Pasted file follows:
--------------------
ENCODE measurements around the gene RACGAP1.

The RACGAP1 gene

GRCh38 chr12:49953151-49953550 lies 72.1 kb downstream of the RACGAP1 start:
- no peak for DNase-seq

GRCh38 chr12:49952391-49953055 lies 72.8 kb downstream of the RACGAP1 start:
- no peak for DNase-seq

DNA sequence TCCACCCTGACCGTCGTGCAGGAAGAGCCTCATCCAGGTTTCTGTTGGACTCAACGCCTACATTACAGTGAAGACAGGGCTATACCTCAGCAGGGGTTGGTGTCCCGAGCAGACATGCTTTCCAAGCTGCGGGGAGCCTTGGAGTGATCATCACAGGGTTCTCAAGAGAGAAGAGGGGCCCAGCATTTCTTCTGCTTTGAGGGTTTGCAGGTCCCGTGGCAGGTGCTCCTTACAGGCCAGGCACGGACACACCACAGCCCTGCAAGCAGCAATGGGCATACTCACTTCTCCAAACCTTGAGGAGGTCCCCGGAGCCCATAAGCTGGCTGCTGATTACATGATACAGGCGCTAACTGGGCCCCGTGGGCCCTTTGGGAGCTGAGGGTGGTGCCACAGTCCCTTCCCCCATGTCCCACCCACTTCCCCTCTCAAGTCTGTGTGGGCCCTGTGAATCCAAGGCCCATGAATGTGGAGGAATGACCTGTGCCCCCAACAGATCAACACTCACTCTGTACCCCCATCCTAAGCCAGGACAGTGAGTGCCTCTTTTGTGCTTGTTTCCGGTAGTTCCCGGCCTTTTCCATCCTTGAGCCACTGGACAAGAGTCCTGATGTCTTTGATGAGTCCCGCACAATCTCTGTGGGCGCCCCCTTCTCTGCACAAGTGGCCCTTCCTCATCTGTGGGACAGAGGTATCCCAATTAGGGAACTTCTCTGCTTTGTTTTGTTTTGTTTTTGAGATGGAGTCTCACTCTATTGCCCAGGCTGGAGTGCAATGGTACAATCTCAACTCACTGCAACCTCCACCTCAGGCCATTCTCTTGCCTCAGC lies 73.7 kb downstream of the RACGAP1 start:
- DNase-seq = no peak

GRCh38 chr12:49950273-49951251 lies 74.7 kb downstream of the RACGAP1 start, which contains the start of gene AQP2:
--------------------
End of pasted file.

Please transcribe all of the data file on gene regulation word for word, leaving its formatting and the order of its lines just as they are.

ENCODE measurements around the gene RACGAP1.

The RACGAP1 gene

GRCh38 chr12:49953151-49953550 lies 72.1 kb downstream of the RACGAP1 start:
- no peak for DNase-seq

GRCh38 chr12:49952391-49953055 lies 72.8 kb downstream of the RACGAP1 start:
- no peak for DNase-seq

DNA sequence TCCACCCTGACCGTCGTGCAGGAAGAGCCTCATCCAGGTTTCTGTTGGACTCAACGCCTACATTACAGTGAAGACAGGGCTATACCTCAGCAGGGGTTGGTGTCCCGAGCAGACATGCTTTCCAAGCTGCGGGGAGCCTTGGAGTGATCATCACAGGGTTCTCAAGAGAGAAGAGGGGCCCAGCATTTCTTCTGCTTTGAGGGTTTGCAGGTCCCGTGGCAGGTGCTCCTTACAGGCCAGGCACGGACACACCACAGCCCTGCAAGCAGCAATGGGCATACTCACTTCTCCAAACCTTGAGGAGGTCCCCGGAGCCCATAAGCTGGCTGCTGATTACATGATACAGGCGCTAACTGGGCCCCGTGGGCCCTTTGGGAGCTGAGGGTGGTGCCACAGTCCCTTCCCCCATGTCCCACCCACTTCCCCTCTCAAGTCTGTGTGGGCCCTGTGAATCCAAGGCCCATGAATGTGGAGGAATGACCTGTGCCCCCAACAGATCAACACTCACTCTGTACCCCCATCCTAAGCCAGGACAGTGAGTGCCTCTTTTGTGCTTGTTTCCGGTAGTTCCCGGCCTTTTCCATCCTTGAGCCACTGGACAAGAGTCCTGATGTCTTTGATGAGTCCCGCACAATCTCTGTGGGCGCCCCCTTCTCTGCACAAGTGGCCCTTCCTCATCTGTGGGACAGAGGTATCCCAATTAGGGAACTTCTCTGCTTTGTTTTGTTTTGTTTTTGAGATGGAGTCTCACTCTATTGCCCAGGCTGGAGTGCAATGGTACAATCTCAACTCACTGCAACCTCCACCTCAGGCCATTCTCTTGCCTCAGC lies 73.7 kb downstream of the RACGAP1 start:
- DNase-seq = no peak

GRCh38 chr12:49950273-49951251 lies 74.7 kb downstream of the RACGAP1 start, which contains the start of gene AQP2: